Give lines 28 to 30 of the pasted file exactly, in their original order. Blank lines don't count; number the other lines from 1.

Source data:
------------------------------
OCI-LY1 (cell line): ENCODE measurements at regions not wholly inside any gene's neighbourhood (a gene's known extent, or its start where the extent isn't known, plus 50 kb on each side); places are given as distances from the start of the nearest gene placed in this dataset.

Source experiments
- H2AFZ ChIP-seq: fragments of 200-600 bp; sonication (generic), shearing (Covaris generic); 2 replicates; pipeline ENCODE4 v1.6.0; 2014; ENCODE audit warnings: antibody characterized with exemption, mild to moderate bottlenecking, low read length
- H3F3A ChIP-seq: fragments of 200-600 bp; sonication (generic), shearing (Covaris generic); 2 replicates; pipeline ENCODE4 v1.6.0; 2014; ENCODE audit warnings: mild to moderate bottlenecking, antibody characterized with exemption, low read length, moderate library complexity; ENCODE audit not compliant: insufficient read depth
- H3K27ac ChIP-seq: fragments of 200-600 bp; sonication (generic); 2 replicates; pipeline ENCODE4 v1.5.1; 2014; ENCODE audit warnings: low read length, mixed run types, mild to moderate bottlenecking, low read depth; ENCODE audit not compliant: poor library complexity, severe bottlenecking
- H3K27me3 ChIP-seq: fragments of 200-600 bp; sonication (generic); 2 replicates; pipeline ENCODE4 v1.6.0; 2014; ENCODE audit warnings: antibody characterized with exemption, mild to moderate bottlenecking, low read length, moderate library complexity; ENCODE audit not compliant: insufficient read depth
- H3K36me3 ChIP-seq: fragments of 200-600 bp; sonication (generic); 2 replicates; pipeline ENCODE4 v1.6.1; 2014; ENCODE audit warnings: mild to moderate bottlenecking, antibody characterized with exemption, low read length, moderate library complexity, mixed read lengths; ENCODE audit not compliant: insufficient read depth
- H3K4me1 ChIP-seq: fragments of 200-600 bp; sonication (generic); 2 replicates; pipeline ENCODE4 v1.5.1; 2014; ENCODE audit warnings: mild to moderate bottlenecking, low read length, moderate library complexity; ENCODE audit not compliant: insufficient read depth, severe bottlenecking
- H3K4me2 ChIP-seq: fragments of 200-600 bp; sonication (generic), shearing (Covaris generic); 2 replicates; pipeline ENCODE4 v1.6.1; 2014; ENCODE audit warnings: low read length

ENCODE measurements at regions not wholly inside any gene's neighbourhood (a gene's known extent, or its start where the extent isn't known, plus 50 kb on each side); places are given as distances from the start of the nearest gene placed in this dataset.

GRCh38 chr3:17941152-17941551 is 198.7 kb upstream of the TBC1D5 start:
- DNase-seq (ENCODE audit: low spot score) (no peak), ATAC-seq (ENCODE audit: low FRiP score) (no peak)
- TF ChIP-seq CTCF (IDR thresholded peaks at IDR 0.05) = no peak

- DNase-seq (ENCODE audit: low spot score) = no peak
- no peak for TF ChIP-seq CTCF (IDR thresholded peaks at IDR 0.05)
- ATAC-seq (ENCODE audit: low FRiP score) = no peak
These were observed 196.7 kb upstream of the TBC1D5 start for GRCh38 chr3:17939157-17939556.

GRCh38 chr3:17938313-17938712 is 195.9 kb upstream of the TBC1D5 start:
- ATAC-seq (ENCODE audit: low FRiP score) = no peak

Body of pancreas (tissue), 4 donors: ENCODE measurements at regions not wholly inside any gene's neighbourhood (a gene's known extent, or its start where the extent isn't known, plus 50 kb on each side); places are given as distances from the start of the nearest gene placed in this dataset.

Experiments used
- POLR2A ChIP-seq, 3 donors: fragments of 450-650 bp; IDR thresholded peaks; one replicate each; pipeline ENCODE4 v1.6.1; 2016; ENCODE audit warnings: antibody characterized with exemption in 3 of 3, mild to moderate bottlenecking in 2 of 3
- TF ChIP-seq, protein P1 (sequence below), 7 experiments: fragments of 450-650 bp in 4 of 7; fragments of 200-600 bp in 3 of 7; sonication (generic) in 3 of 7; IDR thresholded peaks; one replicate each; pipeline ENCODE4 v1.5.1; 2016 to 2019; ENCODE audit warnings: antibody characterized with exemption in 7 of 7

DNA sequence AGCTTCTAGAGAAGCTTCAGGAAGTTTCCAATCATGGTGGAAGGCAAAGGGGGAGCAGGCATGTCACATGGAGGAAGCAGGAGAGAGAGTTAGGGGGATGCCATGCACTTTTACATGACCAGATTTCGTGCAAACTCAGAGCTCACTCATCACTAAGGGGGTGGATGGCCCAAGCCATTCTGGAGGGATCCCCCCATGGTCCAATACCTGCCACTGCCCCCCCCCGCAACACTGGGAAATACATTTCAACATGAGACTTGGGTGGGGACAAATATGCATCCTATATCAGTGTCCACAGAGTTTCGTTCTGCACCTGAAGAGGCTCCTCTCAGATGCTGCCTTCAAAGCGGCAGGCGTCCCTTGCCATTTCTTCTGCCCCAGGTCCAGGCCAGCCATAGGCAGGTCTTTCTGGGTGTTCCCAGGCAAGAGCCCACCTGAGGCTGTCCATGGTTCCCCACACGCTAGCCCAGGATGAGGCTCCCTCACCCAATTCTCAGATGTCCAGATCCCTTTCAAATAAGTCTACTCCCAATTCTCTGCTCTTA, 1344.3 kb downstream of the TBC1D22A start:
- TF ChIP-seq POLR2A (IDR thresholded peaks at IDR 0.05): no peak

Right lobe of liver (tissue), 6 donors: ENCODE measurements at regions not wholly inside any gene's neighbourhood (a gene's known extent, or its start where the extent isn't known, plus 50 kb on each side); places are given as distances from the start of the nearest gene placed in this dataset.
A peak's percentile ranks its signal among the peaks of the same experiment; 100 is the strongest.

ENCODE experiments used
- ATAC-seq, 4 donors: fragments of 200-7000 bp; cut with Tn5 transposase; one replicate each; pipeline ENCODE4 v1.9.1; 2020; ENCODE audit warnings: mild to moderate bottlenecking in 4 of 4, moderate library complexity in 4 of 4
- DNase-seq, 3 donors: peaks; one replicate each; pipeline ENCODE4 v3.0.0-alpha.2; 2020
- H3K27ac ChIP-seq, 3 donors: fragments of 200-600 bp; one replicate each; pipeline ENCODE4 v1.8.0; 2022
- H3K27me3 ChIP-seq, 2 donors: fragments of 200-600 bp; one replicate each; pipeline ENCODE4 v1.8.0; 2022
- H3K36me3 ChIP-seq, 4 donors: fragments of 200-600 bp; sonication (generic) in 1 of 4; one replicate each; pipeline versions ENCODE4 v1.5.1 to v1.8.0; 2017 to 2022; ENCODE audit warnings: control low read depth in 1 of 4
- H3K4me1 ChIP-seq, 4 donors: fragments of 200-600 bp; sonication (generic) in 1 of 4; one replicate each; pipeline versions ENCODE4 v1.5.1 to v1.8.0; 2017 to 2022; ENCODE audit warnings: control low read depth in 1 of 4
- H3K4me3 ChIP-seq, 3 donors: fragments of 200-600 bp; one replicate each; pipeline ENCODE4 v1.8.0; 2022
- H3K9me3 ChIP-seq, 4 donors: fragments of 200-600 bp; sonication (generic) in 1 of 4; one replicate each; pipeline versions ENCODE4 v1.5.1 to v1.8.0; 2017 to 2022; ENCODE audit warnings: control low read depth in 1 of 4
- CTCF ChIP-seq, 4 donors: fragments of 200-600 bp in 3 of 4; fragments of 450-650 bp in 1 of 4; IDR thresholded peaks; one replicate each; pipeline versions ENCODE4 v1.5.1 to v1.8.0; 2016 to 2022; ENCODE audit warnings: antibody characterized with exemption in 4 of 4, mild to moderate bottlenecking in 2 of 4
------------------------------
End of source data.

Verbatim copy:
ENCODE experiments used
- ATAC-seq, 4 donors: fragments of 200-7000 bp; cut with Tn5 transposase; one replicate each; pipeline ENCODE4 v1.9.1; 2020; ENCODE audit warnings: mild to moderate bottlenecking in 4 of 4, moderate library complexity in 4 of 4
- DNase-seq, 3 donors: peaks; one replicate each; pipeline ENCODE4 v3.0.0-alpha.2; 2020